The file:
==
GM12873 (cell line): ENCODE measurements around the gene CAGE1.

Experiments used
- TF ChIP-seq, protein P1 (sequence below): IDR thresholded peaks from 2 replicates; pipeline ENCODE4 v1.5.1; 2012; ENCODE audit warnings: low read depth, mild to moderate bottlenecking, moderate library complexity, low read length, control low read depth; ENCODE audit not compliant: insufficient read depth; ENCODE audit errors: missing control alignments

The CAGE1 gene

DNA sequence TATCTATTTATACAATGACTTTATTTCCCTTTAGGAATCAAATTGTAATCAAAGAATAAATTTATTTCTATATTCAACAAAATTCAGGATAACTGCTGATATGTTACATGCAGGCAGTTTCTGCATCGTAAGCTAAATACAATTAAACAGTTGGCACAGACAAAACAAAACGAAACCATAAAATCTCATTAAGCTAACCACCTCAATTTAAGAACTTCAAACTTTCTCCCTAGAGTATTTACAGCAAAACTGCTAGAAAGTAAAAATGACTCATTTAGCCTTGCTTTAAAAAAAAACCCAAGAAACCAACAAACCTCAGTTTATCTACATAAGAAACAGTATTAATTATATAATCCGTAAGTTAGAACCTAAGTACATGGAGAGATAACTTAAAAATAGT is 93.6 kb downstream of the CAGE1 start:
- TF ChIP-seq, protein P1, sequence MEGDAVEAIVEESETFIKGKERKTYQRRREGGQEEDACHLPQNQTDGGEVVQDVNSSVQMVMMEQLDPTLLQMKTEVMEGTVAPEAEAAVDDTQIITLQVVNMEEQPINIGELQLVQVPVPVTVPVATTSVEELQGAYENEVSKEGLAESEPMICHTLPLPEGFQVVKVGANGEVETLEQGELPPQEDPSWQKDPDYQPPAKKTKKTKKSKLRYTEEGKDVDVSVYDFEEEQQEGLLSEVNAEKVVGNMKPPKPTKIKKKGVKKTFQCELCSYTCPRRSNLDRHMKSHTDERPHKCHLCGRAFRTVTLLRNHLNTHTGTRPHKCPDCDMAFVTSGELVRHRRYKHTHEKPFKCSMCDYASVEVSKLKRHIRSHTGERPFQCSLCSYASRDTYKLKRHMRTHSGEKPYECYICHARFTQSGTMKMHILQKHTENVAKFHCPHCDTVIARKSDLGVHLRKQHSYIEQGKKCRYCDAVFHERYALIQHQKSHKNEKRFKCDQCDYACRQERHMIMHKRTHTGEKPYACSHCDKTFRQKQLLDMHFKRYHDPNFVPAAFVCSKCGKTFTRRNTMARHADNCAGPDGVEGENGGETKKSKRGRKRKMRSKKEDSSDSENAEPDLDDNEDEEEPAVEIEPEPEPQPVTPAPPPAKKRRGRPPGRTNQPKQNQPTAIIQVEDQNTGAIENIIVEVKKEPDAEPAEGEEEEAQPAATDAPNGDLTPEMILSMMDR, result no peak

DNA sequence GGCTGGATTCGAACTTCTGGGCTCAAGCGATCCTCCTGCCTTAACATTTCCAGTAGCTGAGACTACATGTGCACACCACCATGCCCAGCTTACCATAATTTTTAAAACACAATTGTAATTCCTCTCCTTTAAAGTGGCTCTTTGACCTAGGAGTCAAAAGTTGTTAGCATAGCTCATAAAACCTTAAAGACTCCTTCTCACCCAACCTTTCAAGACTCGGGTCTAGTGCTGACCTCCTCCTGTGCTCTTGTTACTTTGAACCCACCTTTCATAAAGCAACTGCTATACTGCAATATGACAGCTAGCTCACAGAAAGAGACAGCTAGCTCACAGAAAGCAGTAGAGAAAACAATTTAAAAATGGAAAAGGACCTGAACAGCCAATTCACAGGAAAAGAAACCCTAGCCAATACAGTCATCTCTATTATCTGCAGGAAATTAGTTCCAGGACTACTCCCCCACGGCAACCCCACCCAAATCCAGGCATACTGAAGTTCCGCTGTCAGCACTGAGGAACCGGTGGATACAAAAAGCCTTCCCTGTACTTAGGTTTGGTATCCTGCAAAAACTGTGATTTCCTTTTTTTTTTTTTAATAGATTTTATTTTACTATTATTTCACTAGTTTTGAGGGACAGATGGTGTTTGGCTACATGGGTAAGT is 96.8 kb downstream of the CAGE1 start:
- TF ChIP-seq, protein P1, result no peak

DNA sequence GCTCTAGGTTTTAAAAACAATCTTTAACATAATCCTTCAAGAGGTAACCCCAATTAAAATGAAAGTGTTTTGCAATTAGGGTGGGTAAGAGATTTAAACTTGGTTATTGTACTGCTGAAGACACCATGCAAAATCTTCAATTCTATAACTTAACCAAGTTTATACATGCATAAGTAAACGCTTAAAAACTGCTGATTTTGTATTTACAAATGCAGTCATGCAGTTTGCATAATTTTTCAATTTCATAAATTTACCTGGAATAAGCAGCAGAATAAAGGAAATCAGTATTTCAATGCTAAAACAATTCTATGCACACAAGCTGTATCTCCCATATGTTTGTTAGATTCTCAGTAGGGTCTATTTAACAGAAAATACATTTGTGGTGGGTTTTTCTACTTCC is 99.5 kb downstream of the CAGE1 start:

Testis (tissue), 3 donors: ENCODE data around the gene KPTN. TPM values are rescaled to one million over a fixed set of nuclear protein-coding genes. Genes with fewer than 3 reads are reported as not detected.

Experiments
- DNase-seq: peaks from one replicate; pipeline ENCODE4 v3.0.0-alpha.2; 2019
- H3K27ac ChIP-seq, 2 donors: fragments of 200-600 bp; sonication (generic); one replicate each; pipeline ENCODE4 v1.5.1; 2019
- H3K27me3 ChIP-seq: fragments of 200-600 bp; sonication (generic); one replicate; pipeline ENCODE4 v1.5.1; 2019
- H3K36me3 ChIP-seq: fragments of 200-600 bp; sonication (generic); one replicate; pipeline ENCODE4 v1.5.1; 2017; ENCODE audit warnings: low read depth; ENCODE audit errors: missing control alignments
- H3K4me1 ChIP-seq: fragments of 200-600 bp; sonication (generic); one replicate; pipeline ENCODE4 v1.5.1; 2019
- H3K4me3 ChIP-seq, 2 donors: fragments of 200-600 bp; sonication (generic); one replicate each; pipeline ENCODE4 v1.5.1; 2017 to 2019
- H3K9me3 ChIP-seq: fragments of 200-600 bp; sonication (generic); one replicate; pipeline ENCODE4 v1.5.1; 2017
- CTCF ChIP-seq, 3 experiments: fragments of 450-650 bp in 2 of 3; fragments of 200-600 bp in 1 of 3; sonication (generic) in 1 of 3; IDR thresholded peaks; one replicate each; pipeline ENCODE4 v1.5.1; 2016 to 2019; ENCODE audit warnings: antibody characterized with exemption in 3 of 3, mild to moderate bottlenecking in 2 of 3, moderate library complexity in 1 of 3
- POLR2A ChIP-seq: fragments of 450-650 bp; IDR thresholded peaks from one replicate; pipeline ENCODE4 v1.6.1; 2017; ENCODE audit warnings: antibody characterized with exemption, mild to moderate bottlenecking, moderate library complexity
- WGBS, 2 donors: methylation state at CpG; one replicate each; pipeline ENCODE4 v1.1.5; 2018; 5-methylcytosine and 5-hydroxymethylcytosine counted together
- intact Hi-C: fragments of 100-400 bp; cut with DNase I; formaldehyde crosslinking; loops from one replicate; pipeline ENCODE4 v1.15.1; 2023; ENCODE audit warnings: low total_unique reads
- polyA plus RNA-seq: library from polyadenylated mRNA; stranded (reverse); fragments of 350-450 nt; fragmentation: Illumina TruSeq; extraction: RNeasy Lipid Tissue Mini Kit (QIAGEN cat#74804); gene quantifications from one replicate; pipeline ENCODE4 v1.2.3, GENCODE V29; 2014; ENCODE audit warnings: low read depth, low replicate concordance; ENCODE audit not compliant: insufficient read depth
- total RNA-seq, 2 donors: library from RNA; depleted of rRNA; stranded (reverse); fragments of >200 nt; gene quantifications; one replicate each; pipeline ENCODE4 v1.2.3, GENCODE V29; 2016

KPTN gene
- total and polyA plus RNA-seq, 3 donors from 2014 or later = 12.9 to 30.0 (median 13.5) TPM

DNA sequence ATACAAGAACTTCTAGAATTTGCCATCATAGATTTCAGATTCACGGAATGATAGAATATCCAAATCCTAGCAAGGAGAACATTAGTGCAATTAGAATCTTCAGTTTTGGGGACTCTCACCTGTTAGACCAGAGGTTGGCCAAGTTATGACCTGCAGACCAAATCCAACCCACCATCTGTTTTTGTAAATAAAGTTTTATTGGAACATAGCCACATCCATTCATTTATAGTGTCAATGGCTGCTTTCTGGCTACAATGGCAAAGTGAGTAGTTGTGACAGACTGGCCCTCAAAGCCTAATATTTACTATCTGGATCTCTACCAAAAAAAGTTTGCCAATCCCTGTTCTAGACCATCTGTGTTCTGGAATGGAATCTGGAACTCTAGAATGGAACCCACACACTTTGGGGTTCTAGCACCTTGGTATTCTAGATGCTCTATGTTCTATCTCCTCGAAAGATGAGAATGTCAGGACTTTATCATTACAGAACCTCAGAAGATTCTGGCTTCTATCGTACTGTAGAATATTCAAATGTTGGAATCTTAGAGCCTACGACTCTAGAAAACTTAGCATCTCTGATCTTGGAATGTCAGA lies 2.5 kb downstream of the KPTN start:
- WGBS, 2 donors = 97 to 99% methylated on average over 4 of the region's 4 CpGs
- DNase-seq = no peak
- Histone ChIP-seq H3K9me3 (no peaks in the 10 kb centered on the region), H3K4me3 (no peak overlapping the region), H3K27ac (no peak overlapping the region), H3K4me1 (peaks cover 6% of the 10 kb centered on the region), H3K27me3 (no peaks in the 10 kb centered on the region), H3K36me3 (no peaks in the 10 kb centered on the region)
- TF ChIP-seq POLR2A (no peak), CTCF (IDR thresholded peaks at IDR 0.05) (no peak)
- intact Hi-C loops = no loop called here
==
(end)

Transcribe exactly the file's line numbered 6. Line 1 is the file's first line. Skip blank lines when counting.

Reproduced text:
- TF ChIP-seq, protein P1, sequence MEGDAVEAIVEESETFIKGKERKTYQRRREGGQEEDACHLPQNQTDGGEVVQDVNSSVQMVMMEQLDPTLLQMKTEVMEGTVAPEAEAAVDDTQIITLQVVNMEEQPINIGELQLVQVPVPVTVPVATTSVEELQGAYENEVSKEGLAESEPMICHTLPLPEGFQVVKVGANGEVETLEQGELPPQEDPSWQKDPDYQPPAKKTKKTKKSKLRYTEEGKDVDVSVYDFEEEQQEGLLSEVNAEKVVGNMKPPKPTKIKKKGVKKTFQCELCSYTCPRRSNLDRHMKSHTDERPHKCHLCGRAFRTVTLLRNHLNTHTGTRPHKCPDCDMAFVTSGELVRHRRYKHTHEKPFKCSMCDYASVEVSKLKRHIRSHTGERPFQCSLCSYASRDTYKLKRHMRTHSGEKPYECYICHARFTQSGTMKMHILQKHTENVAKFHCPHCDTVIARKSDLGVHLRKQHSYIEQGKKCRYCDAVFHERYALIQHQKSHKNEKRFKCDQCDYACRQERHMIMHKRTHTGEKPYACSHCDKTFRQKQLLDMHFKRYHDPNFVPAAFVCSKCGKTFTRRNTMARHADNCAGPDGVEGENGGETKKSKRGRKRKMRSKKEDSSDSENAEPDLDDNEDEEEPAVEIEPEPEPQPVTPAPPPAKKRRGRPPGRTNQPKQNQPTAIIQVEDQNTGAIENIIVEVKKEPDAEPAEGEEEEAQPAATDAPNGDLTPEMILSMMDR, result no peak